The necklace of the Viscountess Dowager Harcourt

Oct 11, 2015

The latest jewellery auction at Sotheby’s saw a number of important records set for the various pieces in the catalogue. This is not surprising when you consider the fine selection that was offered to buyers from all over the world.

But today, I felt like writing a note on a remarkable piece that I did not mention in my post about the selection of jewels to watch at this auction: the necklace of the Viscountess Dowager Harcourt.

Capture d’écran 2015-10-10 à 18.27.07

Lot 1737: gold and silver necklace set with diamonds. Estimated at $1.2 million to $1.9 million. Photo: Sotheby’s

So let’s take the story back to the beginning. A story that mixes French history and an important American jewellery house.

After the French Revolution, a turbulent political history followed. After the advent of the Third Republic, the country’s Minister of Finance decided to put the entire collection of the former Crown Jewels up for sale. This was done in 1887, after having been on display for many years between 1878 and 1884.


Sales document for two pendants consisting of 28 brilliants that Tiffany was to acquire. Photo: Sotheby’s

Some of the jewels were cut into pieces and the collection was sold between 12 and 23 May 1887. Jewellers from all over the world travelled to Paris to acquire jewels and gems of exceptional quality at prices that would seem derisory today. The American firm Tiffany was present and it was rumoured that it bought almost a third of the collection.

The company is buying a piece described as a large tassel comb with 28 brilliants. This may be one of the two pieces illustrated in this document from the 1887 sale catalogue.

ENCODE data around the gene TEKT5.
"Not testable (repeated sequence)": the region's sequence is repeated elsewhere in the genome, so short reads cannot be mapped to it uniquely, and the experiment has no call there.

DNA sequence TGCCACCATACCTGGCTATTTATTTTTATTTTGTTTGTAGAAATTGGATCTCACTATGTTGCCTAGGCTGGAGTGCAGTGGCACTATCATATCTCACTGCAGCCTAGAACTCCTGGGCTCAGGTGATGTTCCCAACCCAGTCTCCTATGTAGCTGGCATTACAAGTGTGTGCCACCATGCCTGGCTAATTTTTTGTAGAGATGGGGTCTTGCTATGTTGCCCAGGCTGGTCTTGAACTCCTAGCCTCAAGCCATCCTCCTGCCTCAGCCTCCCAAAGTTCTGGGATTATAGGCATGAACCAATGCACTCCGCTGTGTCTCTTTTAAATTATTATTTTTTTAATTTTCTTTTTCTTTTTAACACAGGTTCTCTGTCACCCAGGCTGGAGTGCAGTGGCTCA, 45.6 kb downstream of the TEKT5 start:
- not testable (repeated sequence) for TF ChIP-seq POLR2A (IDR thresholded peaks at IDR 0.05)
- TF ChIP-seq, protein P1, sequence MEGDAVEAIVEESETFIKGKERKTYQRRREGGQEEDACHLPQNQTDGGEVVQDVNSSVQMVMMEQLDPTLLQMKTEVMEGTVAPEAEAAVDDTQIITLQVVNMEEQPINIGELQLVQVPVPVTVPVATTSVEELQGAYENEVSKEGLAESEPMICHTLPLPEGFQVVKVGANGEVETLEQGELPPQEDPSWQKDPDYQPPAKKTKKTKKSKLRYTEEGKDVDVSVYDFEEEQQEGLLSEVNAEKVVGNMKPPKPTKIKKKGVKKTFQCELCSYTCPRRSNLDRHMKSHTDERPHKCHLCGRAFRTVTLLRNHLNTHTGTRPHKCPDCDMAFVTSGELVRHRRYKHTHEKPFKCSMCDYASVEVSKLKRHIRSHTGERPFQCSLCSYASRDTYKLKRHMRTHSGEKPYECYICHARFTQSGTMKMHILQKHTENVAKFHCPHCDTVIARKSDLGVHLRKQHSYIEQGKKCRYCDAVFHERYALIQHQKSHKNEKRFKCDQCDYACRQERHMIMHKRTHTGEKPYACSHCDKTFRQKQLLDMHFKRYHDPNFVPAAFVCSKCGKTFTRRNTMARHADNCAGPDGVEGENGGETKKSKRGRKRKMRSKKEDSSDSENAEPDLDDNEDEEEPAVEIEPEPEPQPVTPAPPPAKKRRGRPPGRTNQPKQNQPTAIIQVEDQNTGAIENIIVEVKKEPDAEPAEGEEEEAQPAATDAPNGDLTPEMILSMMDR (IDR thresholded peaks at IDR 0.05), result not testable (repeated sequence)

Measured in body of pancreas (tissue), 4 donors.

Engraving of a portion of the Crown diamonds published in L’Illustration in 1887. Photo: Pinterest.

The famous comb illustrated above. Perhaps it was a piece of this that Tiffany would buy.

In any case, the American jewellery house sold 28 stones a week later to Junius S. Morgan, an English banker. Morgan, an English banker. By inheritance, the stones passed into the collection of his granddaughter, Mary Ethel Burns. The stones were then reassembled into a necklace (the one in the Sotheby’s catalogue photo) around 1900. She became Viscountess of Harcourt by marrying Lewis, 1st Viscount of Harcourt in 1899.

A few days ago, the necklace was acquired by Tiffany for 1.5 million dollars. The stones are therefore returning to the original purchaser, the 1887 French crown diamonds. It will be kept in the company’s heritage collection.

See you soon!


marie chabrol

Hello my name Is Marie. Speaker, consultant & teacher, I write with passion about the world of jewelry.

my ideal library

This is my ideal library. All these books are part of my own library and I always read them with great pleasure.